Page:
At a business and professional level, macroeconomics can help to answer questions such as the following: How much should I manufacture this month? How much inventory should I maintain?
At a personal level: Should I switch jobs - or ask for a raise? Should I buy a house now or wait until next year? Should I get a variable or fixed-rate mortgage? And what about my investments for retirement?
In contrast, microeconomics can help to answer the following questions: How can my firm minimize its costs and increase its profits? What prices should I charge for my products? Will I really be better off financially if I quit my job now and go back for an MBA degree? What kind of career should I be preparing myself for? What about that new refrigerator or automobile I want to buy?
©2005 Peter Navarro; (P)2005 Recorded Books
This is an excellent introduction and overview of economics.
I respectfully but adamantly disagree with the other reviewer (Joe in Seattle): this is a very mainstream overview of economics. Navarro might be more of a saltwater (e.g., Harvard) than freshwater (e.g., Chicago) economist, but both of these schools are quite mainstream. Hayek, on the otherhand, is an Austrian economist (even though he was at Chicago, he's not considered part of the freshwater school...), and Austrians are on of the main heterodox schools. (Currently, there are reasonable articles at Wikipedia on "Saltwater and freshwater economics"--which describes the left and right wings of the mainstream--and on "Heterodox economics.")
While not a raving socialist, the professor focuses a lot on how the government can step in and save the world. We see how that's going now, and I think he favors more of the same.
This book seems to be a moderate but firm justification for the core concepts of socialism. He focuses a lot on market failures and the idea that perfect competition is the exception rather than the rule.
He mentions government failures, but spends far to little time talking about incentives and their effect on productive performance. This gives the impression that he is a socialist appologist, trying to convince the world that the government is a great tool to guide businesses toward economic efficiency.
Disregarded is the two thousand years of history that compels any reasonable reader to admit that the government, overall, has done more harm than good when it attempts to intervene in markets.
He seems to make the case that only a minority of businesses should be left on their own, while all the others are valid targets for government intervention. Some of his points are valid. However, in practice, the political incentives that typically guide interventionist policies generally do not resemble the types of responsible and effective intervention that he talks about.
As for the Harvard economists, I'm just about done listening to any professor from that school. This isn't to say that they're all quacks, but Chicago seems to produce much more scholarly work on the subject of economics.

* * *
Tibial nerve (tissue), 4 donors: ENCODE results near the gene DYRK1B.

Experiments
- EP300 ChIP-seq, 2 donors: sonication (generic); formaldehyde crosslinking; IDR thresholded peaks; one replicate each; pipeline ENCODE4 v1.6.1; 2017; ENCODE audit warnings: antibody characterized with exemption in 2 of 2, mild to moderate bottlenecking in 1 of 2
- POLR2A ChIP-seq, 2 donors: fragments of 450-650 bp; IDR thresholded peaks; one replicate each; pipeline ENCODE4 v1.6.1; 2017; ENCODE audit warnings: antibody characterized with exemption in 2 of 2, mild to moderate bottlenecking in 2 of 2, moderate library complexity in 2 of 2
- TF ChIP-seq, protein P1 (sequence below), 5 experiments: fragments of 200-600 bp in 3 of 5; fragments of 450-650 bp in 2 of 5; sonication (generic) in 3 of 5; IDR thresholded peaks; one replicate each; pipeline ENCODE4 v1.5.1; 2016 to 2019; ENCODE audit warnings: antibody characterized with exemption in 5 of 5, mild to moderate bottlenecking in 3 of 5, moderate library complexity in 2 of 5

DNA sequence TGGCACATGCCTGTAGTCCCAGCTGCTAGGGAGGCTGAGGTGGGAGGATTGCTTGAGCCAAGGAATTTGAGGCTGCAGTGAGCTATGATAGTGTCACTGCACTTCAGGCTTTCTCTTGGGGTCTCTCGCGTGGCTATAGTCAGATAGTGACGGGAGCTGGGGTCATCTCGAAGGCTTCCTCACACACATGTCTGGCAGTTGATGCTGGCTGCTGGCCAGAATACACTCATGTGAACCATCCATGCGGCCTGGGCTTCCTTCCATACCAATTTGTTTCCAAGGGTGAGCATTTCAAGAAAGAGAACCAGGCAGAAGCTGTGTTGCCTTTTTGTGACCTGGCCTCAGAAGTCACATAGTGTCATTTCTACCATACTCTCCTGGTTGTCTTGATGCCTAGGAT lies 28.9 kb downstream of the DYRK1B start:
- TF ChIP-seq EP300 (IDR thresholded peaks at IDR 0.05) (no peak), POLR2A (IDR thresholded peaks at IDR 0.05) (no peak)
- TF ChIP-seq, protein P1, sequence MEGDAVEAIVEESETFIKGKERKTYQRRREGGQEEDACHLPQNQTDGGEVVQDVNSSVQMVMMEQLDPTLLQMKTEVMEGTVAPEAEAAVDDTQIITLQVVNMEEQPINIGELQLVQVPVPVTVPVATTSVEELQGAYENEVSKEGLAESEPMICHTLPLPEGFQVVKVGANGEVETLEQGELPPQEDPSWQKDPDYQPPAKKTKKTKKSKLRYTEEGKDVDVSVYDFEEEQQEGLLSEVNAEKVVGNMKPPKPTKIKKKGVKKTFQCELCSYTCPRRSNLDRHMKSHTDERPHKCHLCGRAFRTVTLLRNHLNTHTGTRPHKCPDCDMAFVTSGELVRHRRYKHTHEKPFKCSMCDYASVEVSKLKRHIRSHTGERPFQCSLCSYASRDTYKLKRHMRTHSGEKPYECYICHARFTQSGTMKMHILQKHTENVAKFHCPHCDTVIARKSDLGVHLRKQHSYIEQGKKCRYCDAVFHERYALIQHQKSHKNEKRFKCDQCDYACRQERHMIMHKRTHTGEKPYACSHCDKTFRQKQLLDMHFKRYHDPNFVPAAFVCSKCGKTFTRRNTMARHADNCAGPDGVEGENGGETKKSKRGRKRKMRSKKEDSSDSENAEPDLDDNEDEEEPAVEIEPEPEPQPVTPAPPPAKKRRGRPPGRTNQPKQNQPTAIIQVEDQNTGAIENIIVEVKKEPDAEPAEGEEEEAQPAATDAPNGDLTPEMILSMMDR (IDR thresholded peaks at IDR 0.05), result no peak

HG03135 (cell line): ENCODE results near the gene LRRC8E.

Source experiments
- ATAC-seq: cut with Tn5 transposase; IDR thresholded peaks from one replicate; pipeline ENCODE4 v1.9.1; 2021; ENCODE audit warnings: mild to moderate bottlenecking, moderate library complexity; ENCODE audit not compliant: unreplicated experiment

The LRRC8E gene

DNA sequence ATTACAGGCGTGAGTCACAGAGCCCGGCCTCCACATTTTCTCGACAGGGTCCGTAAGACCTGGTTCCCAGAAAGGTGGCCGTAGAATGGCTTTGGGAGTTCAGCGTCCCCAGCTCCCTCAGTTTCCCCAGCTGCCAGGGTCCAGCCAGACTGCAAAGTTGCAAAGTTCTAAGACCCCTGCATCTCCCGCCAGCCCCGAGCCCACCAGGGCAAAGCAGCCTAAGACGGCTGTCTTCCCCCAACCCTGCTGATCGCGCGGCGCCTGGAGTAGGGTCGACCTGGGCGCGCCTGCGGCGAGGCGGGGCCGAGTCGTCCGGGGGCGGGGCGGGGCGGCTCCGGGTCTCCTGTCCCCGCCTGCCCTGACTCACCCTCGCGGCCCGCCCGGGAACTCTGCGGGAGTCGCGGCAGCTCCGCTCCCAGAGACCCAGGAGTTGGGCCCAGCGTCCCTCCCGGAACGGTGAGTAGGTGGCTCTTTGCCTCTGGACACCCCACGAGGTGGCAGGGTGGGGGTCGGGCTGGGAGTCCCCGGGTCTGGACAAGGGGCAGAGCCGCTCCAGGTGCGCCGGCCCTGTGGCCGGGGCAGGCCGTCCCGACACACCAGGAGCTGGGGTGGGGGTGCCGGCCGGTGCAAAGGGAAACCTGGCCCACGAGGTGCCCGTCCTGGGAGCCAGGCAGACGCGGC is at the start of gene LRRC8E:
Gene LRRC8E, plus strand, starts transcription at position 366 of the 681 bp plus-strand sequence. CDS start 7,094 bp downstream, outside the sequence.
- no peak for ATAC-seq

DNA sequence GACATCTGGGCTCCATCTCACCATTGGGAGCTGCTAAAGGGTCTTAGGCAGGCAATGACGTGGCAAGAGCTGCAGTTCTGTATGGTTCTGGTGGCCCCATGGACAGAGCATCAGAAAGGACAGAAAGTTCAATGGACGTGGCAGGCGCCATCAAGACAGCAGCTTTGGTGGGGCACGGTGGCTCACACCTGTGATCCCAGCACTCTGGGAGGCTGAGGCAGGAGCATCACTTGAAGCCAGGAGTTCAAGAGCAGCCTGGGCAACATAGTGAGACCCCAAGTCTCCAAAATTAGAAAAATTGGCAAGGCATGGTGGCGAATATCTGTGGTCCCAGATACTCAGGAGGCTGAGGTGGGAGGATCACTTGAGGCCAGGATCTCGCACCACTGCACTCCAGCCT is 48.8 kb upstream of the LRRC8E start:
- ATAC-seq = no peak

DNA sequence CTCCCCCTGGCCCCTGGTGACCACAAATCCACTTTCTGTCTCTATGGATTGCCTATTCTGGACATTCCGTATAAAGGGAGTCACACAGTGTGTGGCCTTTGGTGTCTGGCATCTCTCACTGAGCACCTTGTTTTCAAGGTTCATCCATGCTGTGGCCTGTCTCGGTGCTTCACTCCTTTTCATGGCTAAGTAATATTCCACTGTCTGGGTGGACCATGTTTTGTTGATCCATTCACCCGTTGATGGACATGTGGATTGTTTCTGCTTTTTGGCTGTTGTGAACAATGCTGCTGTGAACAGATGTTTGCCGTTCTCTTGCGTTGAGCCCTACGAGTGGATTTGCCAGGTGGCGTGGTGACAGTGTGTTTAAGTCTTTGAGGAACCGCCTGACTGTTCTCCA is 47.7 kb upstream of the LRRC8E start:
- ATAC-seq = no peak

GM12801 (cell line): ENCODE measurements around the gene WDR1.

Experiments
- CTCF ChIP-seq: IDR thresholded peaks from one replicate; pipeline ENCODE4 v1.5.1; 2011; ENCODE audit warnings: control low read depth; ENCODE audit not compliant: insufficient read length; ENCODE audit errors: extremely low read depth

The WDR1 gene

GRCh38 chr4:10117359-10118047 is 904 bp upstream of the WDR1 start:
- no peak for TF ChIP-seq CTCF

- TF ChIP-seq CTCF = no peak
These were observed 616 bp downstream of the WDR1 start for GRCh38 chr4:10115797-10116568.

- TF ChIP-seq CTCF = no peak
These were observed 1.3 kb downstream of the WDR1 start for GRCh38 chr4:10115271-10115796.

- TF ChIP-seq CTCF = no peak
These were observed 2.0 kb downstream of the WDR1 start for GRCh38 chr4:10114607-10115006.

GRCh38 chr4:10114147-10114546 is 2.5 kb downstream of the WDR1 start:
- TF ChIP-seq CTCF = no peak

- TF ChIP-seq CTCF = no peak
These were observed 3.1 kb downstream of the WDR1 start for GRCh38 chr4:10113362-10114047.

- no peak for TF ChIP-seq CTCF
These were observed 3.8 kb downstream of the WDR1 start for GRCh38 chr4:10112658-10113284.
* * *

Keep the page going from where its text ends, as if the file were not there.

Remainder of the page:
Read some Smith, Hayak, Sowell and Friedman. If you want hard evidence to support this authors version of economic dogma, then this book neither succeeds or attempts to provide proof of its assertions. Look elsewhere. If you lean towards the heterodox, go straight to Marx and skip this luke warm intermediary.
Still, there is a lot of good information if you already know enough to know which of his assertions are misleading... but if you already know that... why read? Cheers.
I am a plastic surgeon by profession A father by heart A trader by choice A teacher by passion A child by curiosity
basic understanding of economics is an important skill needed for any person today this is a great starting point
All subject matter was very relevant and examples were good. The presentation was poor, however: (1) He uses terminology that he has not yet defined and (2) he uses the annoying vocabulary and tone of voice of a sensationalist American newscaster. Also, I feel that the director should have made sure that the transition between chapters was nearly seamless instead of adding fluff, e.g., narrator saying name at beginning of every chapter, saying every chapter "I hope you enjoyed blah blah blah...".
Comprehensive, objective, essential
This canned question isn't exactly applicable, but I had an "aha!" moment during lecture #8, regarding the downward slope of the demand curve.
Economics make some people laugh/cry, but no, I did not have such a reaction.
I'm taking an online econ class through a major university, and it's a tough course to teach to myself. The university textbook is absolutely overwhelming with the tiny black print on vast, white pages...graphs and tables, vernacular...it was very difficult to get started on the course. These Audible econ lectures have been invaluable to me. Thanks to Professor Navarro, I have been able to EASILY get a grasp on economic principles while commuting to/from work. I am finally able to read the textbook chapters without being completely bewildered. Professor Navarro's objective approach to economics (without political spin) is refreshing, the lectures are clearly outlined and presented in a "building block" order, and Professor Navarro's voice isn't irritating. If anyone has an interest in understanding basic principles of economics, this lecture series is an EASY LISTEN. I highly recommend. I just discovered the accompanying .pdf, and I'm anxious to read through it.
This book is a particular torture for me. I find the subject matter interesting, but the author's presentation of the content pushes me away. The pace of his dictation, his stiff and formal tone, and his strange-pitched voice make this book a difficult listen.
It was not outlined properly and audio format of this kind of subject is not helpful at all.
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